An interesting discovery (post-read) was that this is volume 2 in a trilogy of works about this fictitious Indiana town–a trilogy Tarkington called “Growth”.  The other two books are long since forgotten and out of print.  I think it may explain a lot, though, regarding why the book seems to drift–particularly, why the narrator sometimes seems a lot more interested in the changes in the town than in the plot which dominates the book.  It is a book (I would say) without subplots, unless we consider the effects of industry on the town to be a subplot (but if so, how plodding a subplot can you choose?).  So we’re left with a lament regarding the late industrial revolution, and the story of an arrogant jerk of a young man who miraculously learns to be good.  Not gripping.

The end of the novel, I want to particularly call out for its poor taste.  Tarkington uses a seance to force Eugene Morgan to change his mind about Georgie…and then realizes mid-seance he’s overplaying his deus ex machina, and bails out by creating a scenario in which Morgan realizes it was all a sham.  (But then if he didn’t believe the medium, why does he still follow the dead Isabel’s “advice”?)  And the final moments seem to emphasize Morgan’s change of heart, not Georgie’s…in the end, Georgie is automatically assumed to be gracious (he is kind to the Morgans, but we never see his decision/epiphany that allows him to make that change in his personality), while we follow Morgan’s struggle in great detail (when, frankly, I didn’t think Morgan’s character needed to redeem himself for me at all).  It just rings false–Tarkington thinks we’re going to be torn between Eugene and Georgie, seeing both men as at fault.  But Eugene is a patient, kind, forgiving, and generous man whose hope of romantic happiness is destroyed by a petulant child who refuses Eugene even a final visit to the love of his life on her deathbed.  If, after all that, he resented Georgie….well, who among us would blame him?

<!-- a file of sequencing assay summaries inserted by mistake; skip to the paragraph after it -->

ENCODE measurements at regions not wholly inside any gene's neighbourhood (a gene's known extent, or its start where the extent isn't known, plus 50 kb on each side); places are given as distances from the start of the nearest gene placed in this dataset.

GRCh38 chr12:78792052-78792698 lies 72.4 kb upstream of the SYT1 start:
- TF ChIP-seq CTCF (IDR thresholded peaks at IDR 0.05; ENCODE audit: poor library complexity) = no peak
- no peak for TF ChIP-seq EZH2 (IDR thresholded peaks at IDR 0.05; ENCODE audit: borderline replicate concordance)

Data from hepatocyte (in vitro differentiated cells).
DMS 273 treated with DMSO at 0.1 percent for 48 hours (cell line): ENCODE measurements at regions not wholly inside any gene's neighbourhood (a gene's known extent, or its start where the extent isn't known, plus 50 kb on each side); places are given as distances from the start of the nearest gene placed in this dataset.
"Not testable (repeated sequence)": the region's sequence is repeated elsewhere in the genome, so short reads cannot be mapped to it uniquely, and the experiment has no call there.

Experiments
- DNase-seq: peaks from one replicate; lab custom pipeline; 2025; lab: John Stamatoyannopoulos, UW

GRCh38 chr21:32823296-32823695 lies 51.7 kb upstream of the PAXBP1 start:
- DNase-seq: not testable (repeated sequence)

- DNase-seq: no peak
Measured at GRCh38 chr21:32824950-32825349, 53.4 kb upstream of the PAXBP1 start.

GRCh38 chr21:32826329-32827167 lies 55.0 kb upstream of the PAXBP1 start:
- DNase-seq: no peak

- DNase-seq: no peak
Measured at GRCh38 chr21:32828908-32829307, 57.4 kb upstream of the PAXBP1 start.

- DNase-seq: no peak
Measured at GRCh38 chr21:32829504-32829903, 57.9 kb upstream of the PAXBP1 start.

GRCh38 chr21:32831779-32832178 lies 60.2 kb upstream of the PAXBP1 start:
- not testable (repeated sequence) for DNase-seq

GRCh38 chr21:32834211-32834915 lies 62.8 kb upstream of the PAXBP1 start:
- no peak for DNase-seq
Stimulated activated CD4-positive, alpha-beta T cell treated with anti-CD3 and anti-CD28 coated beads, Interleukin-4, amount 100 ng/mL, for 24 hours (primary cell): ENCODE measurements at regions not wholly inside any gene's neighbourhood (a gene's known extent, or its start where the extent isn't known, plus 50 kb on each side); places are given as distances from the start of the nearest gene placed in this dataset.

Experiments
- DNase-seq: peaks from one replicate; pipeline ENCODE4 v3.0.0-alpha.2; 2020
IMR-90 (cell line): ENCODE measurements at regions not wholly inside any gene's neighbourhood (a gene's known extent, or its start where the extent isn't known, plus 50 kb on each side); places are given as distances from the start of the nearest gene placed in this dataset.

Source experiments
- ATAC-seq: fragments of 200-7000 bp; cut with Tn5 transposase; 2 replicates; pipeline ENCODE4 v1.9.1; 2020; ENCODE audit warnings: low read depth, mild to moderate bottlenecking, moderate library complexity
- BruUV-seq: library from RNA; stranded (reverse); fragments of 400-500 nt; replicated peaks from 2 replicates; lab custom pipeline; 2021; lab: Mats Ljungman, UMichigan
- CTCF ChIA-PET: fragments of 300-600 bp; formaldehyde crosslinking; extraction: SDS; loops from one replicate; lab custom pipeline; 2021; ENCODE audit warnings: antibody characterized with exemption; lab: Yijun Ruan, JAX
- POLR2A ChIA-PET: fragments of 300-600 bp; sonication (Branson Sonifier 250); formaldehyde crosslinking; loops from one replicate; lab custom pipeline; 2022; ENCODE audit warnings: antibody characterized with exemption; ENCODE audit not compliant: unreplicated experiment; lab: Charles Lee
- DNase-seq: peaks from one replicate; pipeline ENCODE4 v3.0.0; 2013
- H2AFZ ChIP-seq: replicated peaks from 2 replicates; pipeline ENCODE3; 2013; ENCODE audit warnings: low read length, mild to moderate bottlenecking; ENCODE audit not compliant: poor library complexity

Historical Value:

I’ll say this: Tarkington describes Gilded Age Middle America very well.  If you want to envision what life was like in Grovers Corner, this book will do a fair job (at least in describing the lives of the wealthy).  And the reflections on the positives and negatives regarding progress are of some importance.  But in the end, Tarkington’s narrow vision just didn’t grip me.  By the end of His Family, I understood and cared about New Yorkers from the 1910s in a way I never had, despite that book’s real limitations (largely Poole’s sermonizing).  This novel just didn’t bring me to a historical place like that–a place where I could be at once fascinated by and connected to people and their world.  There were moments when I came close, but the characters and their interactions simply don’t allow Tarkington to explore the tensions of a growing city in anything like the depth he wants to.